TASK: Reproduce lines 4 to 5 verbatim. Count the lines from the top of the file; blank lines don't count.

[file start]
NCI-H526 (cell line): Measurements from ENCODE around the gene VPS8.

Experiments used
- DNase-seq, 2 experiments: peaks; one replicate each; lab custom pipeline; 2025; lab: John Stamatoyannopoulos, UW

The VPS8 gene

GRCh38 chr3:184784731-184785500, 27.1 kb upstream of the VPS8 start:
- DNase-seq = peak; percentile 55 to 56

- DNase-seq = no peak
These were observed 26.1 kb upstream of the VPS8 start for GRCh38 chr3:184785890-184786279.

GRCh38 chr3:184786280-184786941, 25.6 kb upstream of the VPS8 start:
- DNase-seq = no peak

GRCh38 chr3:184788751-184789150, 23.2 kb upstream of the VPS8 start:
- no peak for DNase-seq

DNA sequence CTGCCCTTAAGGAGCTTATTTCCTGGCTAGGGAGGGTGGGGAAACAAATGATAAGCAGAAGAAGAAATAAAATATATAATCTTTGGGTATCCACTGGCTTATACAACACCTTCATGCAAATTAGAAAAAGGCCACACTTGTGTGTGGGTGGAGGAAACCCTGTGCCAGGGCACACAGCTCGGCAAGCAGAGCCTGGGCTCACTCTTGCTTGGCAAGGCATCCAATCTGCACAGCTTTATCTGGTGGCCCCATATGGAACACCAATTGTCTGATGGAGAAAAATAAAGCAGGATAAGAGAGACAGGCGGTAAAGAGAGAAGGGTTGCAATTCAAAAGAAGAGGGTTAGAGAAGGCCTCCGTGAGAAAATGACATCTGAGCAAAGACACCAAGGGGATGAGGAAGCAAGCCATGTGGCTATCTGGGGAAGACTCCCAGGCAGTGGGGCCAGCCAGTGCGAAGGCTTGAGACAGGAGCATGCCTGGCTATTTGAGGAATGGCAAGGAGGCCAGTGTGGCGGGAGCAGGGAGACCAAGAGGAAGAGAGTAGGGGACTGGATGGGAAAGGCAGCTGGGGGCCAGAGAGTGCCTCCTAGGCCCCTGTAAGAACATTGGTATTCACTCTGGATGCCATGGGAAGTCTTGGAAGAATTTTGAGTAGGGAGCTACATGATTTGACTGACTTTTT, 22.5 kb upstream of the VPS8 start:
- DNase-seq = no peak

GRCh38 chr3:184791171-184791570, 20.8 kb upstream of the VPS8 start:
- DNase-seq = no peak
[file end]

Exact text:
The VPS8 gene

GRCh38 chr3:184784731-184785500, 27.1 kb upstream of the VPS8 start: